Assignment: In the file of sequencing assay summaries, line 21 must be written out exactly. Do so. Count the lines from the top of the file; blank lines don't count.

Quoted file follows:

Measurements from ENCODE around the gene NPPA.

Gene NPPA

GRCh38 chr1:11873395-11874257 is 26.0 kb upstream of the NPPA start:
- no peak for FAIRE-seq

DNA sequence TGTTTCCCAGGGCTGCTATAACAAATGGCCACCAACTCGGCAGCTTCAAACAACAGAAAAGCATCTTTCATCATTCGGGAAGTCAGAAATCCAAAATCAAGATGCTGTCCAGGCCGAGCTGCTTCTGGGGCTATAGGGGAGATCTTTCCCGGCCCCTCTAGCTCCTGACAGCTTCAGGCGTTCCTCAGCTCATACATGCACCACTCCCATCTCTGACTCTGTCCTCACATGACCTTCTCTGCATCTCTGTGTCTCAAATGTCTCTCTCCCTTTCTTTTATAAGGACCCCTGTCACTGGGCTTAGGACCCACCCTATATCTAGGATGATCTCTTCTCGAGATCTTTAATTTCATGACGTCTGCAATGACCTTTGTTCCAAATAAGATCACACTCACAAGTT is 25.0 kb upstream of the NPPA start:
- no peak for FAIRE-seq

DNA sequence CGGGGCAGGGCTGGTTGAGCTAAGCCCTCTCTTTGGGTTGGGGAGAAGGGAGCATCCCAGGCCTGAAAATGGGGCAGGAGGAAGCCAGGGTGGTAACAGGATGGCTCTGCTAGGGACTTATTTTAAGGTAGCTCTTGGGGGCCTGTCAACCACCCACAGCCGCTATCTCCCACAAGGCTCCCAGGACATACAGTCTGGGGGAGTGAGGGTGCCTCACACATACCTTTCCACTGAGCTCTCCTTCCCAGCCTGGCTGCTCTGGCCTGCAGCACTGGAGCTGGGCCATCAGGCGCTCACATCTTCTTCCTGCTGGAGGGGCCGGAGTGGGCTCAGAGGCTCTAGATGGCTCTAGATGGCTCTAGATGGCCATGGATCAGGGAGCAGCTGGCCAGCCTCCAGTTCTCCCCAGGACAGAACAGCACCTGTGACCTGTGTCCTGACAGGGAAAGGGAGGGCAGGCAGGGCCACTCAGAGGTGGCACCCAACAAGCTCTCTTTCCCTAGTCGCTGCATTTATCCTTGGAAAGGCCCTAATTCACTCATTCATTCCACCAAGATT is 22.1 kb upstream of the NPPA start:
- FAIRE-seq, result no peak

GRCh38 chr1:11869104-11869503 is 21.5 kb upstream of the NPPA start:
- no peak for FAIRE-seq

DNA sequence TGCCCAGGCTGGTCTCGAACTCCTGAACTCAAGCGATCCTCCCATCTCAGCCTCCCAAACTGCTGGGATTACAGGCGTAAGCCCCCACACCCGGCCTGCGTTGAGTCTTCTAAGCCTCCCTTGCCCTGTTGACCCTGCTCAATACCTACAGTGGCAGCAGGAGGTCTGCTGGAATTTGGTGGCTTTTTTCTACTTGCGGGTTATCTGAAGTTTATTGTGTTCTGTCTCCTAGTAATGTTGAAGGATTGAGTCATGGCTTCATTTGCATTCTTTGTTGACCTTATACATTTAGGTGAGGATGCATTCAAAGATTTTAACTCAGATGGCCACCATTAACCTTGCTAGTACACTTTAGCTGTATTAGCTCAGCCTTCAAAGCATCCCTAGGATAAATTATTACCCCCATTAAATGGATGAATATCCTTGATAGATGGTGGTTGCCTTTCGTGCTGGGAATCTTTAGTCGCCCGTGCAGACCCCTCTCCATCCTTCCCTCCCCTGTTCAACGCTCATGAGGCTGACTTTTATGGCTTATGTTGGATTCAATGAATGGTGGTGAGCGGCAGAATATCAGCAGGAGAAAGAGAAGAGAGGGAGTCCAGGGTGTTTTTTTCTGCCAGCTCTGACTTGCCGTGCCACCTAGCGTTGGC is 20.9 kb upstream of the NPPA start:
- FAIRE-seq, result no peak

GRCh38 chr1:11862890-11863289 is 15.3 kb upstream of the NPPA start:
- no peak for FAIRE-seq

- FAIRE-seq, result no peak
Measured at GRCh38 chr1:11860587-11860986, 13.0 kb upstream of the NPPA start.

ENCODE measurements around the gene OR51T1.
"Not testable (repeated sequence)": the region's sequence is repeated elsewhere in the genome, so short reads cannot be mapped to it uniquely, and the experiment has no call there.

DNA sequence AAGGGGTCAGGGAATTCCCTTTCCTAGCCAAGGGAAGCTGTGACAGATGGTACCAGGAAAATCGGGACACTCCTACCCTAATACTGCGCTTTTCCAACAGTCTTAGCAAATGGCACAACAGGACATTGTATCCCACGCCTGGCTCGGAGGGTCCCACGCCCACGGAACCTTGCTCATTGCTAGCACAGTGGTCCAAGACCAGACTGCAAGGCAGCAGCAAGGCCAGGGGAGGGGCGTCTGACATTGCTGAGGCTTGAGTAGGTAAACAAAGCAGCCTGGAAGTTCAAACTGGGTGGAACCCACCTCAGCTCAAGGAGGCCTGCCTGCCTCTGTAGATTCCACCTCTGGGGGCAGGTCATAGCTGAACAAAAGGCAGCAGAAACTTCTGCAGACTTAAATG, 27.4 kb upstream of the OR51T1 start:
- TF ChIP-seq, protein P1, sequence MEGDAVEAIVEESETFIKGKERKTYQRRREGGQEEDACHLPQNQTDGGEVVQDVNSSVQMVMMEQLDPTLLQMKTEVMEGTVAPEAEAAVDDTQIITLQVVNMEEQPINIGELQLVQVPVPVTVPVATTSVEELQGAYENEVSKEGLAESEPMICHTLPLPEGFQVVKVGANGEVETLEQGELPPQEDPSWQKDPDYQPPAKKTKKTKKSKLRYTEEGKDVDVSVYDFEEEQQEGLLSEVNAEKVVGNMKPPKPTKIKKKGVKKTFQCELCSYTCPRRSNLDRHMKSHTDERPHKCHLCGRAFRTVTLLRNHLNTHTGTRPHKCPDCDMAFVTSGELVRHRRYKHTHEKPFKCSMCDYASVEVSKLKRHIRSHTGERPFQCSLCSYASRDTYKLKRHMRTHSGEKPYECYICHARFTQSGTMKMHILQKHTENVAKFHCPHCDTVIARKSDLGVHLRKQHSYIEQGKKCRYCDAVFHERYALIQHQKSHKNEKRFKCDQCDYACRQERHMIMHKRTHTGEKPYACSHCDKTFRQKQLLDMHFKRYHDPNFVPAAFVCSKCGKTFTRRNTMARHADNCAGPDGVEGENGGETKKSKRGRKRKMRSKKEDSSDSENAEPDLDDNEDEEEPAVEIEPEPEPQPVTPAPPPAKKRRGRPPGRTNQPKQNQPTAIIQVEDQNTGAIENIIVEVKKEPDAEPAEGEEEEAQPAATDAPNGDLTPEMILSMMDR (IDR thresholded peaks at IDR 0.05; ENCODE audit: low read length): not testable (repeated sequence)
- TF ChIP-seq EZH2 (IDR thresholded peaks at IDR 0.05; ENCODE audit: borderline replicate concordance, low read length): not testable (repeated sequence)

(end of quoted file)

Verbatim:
- TF ChIP-seq EZH2 (IDR thresholded peaks at IDR 0.05; ENCODE audit: borderline replicate concordance, low read length): not testable (repeated sequence)